Andy Larsen: Would Utah’s MLB ballpark need a roof for snow, rain? Here’s what the data shows.

The Salt Lake Bees show rainouts and other weather cancellations happen less than you might think.

(Trent Nelson | The Salt Lake Tribune) Smith's Ballpark in Salt Lake City on Saturday, April 18, 2020.

No less than twice was it uttered at the news conference announcing the Miller family’s intentions to bring Major League Baseball: Utah has “the Greatest Snow on Earth.”

Insert a ™ if you’d like.

It was a funny thing: the snow, while beautiful and great for our ski resorts’ black diamonds, isn’t a selling point on the baseball diamond. And as we’ve seen this year, the spring can be full of both snow and rain here in Salt Lake City.

So I was curious: how much of an impact do Utah’s famously varied seasons and weather patterns have on the baseball played here? How much would it affect a potential MLB season schedule? How does that compare to the other markets in MLB?

And, the big question hanging overhead: Currently, eight MLB stadiums have roofs, retractable or permanent. Would we need one in our stadium?

To get data for Salt Lake City, I figured the most sensical thing to do was to ask the Salt Lake Bees. After all, since 1994, they’ve had to host baseball games in our weather patterns, too. Sure, their season is a little abbreviated compared to the major league schedule — they’ve played anywhere from 143 to 150 games per season over the years — but we can adjust for that. Critically, that schedule also includes the early April games we’re most worried about; this year’s season was even scheduled to start on March 31, though that game was snowed out.

Since their rebirth in 1994 through the end of the 2022 season, they’ve had 69 games postponed due to weather. Thirty-four of those were in April, 20 in May, with the others scattered out in the remaining months.

Finding the number of postponed games for MLB markets was trickier. Baseball famously has intricately kept statistics, as a math nerd, it was actually the first sport I really got into. I figured Baseball Reference or FanGraphs or some other site would tally those postponements. Unfortunately, no dice.

In the end, it was Retrosheet, the very first publicly available sports stats database, that was able to help us out. Since 1877, they have the full planned MLB schedules for each team in text format, including the postponed games. Throw that data in Excel, and we’re cooking. And for each postponed game, they give the reason why it was postponed.

Most of the time, that’s due to weather — usually rain. Snow, wind, hurricanes, tornadoes, and floods have wreaked some havoc, too. But in the last 30 years, lighting and power failures have also caused postponements, as have water main breaks. Games were postponed due to 9-11. Minnesota Twins games were postponed due to the I-35 bridge collapse that killed 13, and also after the police shooting of Daunte Wright. The manhunt for the Boston Marathon bomber caused a Red Sox game to be delayed. The Colorado Rockies postponed their game on the day of the Columbine shooting. The deaths of players Darryl Kile, Josh Hancock, Nick Adenhart, Jose Fernandez, and Tyler Skaggs caused games to be postponed, as did the death of umpire John McSherry.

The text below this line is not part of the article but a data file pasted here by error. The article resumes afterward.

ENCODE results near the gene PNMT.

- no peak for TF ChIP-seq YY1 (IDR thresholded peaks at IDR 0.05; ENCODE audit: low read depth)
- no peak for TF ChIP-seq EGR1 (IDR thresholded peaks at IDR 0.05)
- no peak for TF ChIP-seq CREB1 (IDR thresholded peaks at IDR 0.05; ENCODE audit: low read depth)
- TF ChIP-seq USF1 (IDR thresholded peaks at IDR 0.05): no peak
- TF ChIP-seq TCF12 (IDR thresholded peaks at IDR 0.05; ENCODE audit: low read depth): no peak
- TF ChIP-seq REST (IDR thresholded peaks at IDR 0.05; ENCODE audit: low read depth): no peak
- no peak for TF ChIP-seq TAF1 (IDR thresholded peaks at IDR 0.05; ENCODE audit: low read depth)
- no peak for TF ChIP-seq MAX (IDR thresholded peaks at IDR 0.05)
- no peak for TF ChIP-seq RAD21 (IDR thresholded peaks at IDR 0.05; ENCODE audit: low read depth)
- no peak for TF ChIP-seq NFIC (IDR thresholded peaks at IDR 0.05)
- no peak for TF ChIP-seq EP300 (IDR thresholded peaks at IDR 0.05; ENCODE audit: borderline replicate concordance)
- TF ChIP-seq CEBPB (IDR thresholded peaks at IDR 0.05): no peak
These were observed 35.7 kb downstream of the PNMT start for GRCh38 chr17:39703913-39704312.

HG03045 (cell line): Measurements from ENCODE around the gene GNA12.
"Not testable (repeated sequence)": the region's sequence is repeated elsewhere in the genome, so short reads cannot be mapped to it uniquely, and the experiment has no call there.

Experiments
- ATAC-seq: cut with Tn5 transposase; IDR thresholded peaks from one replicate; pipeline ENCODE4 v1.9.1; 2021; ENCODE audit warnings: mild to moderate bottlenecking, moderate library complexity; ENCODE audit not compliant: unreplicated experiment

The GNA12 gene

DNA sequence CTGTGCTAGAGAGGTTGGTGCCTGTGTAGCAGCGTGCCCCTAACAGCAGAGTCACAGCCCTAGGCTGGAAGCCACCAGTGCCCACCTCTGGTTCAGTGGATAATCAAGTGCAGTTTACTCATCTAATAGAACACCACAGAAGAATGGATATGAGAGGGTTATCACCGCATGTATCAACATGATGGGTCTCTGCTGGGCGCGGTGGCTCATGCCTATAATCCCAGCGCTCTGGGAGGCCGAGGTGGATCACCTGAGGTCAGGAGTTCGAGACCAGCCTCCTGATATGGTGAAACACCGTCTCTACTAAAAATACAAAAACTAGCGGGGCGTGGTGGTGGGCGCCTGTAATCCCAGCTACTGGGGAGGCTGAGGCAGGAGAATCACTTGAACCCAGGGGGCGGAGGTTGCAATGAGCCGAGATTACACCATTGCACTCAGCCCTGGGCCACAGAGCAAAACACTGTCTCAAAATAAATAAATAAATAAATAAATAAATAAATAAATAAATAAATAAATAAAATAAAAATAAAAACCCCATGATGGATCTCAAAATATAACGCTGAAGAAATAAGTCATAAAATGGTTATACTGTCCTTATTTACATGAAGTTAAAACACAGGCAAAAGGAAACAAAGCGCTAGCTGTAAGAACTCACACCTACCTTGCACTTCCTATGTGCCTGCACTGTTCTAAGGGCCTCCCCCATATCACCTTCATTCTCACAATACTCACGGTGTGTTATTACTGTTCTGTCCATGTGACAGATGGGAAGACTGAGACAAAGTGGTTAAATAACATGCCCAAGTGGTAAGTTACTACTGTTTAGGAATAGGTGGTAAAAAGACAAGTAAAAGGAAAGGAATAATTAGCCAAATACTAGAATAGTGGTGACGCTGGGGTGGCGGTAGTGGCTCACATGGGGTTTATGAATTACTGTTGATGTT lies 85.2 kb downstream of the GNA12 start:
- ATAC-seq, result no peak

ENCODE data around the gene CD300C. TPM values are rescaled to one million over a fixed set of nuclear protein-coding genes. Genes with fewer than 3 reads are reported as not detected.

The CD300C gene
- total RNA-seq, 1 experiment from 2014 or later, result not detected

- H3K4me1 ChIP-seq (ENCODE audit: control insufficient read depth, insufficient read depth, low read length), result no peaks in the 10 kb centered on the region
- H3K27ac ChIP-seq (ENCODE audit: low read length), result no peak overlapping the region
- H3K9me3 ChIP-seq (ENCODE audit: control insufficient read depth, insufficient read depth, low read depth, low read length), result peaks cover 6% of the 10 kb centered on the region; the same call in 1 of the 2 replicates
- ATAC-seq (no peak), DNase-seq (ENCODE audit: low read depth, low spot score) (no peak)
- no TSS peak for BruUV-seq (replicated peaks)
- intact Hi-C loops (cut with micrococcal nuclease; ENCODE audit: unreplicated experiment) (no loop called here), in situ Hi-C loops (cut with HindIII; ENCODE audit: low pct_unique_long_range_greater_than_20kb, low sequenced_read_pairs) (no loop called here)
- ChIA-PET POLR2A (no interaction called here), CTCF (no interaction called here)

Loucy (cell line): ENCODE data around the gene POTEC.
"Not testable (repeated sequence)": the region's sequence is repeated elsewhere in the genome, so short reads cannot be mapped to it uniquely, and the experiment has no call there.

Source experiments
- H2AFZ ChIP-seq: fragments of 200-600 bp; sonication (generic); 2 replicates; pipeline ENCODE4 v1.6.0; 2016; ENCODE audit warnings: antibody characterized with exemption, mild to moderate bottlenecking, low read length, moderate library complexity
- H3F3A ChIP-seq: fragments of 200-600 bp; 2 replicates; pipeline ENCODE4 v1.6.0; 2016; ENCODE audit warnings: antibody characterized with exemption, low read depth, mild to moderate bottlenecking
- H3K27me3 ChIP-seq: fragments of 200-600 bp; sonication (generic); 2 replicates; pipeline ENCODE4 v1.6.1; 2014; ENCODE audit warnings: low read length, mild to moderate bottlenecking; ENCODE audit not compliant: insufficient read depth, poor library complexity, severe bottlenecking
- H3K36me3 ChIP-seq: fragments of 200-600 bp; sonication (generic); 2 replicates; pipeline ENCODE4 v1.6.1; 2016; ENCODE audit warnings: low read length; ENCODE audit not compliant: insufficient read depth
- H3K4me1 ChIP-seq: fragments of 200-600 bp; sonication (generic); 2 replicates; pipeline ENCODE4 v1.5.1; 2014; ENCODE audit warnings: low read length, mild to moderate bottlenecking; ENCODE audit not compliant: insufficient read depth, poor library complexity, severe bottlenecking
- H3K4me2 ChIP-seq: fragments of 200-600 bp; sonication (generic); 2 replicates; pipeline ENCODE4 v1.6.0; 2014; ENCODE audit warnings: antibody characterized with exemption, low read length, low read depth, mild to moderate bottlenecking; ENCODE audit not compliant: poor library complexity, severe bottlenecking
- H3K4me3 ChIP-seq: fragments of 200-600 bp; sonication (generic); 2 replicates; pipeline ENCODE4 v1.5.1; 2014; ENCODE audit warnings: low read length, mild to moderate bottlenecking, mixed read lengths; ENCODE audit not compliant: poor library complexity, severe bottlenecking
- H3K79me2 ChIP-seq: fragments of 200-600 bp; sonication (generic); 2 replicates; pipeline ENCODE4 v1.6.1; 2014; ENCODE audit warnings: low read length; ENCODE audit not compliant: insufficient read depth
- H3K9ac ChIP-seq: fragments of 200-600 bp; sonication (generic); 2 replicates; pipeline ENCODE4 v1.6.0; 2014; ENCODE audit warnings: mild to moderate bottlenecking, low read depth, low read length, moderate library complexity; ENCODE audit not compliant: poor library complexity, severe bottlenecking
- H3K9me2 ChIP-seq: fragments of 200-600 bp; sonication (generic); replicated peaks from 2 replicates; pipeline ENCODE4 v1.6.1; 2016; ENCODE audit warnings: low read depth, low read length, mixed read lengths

For the purposes of this study, though, we’re just looking at the weather postponements. To get closer to apples to apples, we’re comparing the same 1994 to 2022 years that we have data for with the Bees here in Salt Lake.

Here are the results:

It’s actually Cleveland that’s seen the most weather-related postponements since 1994, with 82. The New York markets are next, followed by Baltimore and Boston. The Salt Lake total of 69 ranks right in between those two last cities. Interestingly, Denver’s team, the Colorado Rockies, has only seen 48 weather-related postponements. At the end of the list are the always-nice L.A. and San Diego, along with the cities that have stadiums with roofs: Arizona, Toronto, Seattle, Tampa, and Houston. (Texas and Milwaukee have more recently also installed roofs.)

That being said, we have to adjust the Salt Lake total a bit, thanks to AAA baseball’s shorter seasons. The 69 in the shorter seasons is probably equivalent to about 76 postponements overall — or about 2.6 per season.

To be honest, that’s significantly less than I would have expected. But most of the time, baseball finds a way to get played — or at least, started. This analysis doesn’t include games that are suspended midway due to weather.

But if Cleveland, New York — and Colorado’s team just across the Rockies — can play ball without a roof, it seems as if Salt Lake could, too.